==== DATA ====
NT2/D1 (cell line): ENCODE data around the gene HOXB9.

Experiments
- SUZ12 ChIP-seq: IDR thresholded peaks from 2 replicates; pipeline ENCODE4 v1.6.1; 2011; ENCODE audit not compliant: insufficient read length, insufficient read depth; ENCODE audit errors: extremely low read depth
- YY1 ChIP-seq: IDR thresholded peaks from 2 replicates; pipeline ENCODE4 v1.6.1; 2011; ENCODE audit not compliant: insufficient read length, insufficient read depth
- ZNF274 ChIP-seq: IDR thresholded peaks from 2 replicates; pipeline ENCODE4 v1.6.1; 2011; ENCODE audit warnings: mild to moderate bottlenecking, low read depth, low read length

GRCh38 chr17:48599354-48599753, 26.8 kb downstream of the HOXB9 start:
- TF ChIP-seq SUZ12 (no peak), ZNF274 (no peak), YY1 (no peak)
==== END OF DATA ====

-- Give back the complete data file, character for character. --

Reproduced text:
NT2/D1 (cell line): ENCODE data around the gene HOXB9.

Experiments
- SUZ12 ChIP-seq: IDR thresholded peaks from 2 replicates; pipeline ENCODE4 v1.6.1; 2011; ENCODE audit not compliant: insufficient read length, insufficient read depth; ENCODE audit errors: extremely low read depth
- YY1 ChIP-seq: IDR thresholded peaks from 2 replicates; pipeline ENCODE4 v1.6.1; 2011; ENCODE audit not compliant: insufficient read length, insufficient read depth
- ZNF274 ChIP-seq: IDR thresholded peaks from 2 replicates; pipeline ENCODE4 v1.6.1; 2011; ENCODE audit warnings: mild to moderate bottlenecking, low read depth, low read length

GRCh38 chr17:48599354-48599753, 26.8 kb downstream of the HOXB9 start:
- TF ChIP-seq SUZ12 (no peak), ZNF274 (no peak), YY1 (no peak)